Such events teach a pilot something they never- ever- want to repeat. They also can reveal limitations in the endurance of the airplane.

As we should have already pushed home: Flying in stormy weather is no fun for the pilot. Obviously- it’s dangerous and potentially deadly.

Seasoned pilots may seem immune to the everyday bumps and sways of typical turbulence- even the rougher skies of something as benign as rain. Yet no pilot who’s survived an encounter after questioning the decision to be in those conditions is likely to repeat the exposure under any circumstances.

Passengers endure such experiences with even less comfort than pilots. Logically you would think that no passenger who’s endured a discomforting encounter would urge a pilot to press on- knowing of a likely encounter ahead with similar conditions… but those with no prior experience to weigh their thinking against sometimes do – and so do their colleagues- supervisors and managers.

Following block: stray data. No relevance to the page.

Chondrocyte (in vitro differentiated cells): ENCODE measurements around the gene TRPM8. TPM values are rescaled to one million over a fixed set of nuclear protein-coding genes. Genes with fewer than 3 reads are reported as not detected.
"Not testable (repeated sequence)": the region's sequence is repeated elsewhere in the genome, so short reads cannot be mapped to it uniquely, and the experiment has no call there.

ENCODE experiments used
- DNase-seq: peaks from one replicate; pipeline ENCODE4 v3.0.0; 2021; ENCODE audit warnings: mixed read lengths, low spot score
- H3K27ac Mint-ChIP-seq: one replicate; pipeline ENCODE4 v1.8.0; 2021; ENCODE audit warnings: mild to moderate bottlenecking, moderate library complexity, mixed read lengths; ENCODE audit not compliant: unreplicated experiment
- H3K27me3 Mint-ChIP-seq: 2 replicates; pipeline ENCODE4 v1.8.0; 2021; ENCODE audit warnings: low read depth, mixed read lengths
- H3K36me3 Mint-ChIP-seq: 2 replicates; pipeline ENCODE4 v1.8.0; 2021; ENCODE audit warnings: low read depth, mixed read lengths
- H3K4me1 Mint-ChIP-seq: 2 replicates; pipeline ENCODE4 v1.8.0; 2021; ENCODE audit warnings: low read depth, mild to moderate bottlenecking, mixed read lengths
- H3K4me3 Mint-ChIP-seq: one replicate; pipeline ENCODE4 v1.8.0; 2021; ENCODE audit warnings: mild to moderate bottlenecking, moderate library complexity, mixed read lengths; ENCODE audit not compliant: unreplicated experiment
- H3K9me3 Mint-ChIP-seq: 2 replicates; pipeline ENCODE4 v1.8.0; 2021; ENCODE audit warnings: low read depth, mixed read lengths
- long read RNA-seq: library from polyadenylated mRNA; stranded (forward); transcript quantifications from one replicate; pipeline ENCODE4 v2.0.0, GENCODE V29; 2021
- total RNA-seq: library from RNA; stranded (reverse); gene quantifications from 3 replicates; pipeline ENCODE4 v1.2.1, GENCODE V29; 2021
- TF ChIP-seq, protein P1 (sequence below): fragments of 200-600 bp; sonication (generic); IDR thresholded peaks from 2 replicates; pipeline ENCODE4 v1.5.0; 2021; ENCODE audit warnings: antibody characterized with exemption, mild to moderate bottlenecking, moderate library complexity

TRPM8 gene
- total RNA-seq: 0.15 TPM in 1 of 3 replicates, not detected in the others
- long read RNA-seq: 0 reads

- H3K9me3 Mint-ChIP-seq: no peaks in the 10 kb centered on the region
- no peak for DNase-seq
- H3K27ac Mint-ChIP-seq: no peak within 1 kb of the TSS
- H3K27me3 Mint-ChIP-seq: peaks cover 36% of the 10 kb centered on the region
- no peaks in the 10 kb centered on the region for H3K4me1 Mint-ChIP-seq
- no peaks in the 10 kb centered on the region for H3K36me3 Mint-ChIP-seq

Of course- the pilot-in-command is ultimately responsible for the airplane and the safety of its occupants – flight crew included. But the pilot may not always feel like the call is the pilot’s to make – not in the face of pressure to fly for the good of the business or the personal needs of the passengers.

Savvy- enlightened flight departments make this issue moot by vesting flight crew with the right to say- “No. Not this time.”

For those facing a situation of secondguessing and “why-this” questioning- a few tips that could help sway your critics follow.

Second-Guesser #1: The Gadget-driven Expert: The question starts as a statement: “My [iPhone/Droid/BlackBerry] says it’s fine there. Why aren’t we going?”